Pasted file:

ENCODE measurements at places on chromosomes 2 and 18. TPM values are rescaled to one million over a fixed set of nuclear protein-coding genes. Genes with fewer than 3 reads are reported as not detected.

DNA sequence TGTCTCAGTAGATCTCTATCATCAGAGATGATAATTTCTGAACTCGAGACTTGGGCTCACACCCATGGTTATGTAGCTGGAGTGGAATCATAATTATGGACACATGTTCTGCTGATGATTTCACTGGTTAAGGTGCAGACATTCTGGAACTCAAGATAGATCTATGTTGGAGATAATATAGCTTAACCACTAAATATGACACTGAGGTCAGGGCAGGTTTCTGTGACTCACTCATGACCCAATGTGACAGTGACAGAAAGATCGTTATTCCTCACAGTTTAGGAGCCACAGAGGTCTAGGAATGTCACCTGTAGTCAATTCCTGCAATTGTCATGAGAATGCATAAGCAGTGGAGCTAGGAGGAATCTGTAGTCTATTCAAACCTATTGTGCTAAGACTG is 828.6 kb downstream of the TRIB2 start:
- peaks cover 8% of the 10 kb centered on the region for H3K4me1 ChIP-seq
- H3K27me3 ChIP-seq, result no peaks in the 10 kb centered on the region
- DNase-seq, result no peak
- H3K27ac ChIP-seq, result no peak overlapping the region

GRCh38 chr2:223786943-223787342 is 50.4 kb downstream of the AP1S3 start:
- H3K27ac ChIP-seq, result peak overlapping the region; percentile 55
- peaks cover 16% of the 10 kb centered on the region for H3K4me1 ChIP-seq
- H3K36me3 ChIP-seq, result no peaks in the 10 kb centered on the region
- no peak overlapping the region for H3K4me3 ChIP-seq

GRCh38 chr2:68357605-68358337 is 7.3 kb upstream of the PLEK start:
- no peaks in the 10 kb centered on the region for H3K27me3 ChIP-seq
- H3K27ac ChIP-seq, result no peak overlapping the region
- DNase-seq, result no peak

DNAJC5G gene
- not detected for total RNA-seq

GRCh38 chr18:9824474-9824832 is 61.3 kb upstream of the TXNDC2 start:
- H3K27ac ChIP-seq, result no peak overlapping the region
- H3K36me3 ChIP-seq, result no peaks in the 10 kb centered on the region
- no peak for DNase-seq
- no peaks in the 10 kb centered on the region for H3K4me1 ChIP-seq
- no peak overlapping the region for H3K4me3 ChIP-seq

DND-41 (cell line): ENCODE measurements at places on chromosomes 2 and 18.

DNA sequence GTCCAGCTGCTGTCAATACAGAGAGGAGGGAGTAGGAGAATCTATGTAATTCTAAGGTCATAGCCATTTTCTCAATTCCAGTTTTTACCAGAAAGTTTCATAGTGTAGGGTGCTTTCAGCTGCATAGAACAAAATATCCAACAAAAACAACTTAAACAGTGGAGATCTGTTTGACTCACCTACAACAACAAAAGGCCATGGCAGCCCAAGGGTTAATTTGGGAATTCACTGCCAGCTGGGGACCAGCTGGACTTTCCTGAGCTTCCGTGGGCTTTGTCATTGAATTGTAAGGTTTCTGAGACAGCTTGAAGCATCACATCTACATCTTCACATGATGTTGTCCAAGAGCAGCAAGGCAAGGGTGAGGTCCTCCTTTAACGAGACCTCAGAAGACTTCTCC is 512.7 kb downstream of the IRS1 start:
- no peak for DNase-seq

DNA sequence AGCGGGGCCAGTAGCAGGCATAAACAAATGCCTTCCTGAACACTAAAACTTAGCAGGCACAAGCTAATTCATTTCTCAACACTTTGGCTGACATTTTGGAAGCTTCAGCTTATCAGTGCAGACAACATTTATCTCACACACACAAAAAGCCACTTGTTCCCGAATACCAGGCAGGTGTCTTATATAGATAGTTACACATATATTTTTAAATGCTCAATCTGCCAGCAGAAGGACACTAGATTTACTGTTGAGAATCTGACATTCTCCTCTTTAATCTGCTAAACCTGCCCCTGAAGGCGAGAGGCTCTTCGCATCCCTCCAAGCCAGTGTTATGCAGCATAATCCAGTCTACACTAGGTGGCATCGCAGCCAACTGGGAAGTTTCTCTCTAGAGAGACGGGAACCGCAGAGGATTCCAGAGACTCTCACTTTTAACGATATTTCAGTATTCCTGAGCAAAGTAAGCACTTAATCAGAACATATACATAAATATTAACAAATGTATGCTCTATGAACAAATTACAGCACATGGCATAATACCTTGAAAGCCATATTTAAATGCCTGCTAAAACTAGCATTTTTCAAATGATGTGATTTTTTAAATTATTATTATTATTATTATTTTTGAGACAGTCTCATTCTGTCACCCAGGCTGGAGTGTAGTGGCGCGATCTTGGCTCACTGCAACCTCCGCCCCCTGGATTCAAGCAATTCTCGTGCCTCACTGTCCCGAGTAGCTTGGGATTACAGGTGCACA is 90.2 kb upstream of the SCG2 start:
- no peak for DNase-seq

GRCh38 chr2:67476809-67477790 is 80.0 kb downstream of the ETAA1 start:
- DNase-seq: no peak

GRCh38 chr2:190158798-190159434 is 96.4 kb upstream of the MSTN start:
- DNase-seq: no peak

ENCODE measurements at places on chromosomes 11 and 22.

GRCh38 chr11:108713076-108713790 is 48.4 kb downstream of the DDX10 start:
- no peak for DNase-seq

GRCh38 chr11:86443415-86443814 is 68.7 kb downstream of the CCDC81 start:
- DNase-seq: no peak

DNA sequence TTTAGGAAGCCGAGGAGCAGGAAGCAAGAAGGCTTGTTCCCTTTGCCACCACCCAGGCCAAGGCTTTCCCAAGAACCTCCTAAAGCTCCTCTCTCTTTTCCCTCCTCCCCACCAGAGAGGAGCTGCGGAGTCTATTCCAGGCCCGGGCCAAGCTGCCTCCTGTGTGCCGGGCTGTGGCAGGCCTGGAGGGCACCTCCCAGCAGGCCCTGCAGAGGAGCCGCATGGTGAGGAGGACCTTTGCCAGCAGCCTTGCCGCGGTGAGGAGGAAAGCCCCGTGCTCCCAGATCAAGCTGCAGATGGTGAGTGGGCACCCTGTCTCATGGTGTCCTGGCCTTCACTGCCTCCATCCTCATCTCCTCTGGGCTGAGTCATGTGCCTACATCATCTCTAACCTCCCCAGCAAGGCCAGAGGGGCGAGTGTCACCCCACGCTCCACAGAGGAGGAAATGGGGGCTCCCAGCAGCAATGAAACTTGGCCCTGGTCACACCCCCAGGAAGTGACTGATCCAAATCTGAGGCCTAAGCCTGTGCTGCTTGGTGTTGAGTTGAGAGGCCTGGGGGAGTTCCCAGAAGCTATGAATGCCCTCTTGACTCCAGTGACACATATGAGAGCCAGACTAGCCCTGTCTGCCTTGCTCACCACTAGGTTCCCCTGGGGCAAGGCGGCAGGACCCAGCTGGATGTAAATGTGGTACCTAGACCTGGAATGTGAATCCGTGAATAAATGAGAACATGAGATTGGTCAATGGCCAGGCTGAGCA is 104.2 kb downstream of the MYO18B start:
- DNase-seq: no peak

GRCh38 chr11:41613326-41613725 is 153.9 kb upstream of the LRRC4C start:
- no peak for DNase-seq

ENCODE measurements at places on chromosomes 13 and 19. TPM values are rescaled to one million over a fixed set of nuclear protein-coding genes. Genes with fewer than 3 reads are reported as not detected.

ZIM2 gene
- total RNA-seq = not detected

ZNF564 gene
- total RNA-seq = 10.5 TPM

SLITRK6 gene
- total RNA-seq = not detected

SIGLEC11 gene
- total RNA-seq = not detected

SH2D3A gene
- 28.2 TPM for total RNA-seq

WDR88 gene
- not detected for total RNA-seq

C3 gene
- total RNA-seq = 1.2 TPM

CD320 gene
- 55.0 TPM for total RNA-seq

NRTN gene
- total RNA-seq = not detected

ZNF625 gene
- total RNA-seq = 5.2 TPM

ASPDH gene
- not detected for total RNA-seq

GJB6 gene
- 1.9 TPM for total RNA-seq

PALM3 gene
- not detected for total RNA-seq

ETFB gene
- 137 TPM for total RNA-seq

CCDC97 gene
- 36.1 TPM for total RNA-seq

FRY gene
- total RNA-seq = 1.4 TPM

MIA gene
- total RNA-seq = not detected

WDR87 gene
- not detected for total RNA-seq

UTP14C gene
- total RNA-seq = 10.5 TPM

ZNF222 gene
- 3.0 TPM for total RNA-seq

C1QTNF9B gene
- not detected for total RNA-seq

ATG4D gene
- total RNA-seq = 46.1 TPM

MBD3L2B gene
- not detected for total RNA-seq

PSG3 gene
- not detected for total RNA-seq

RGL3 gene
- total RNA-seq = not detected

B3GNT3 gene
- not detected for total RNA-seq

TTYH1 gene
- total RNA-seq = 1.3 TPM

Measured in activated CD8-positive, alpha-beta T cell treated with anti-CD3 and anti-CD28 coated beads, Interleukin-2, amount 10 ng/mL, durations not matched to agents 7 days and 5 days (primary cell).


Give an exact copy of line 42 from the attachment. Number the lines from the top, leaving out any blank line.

ENCODE measurements at places on chromosomes 13 and 19. TPM values are rescaled to one million over a fixed set of nuclear protein-coding genes. Genes with fewer than 3 reads are reported as not detected.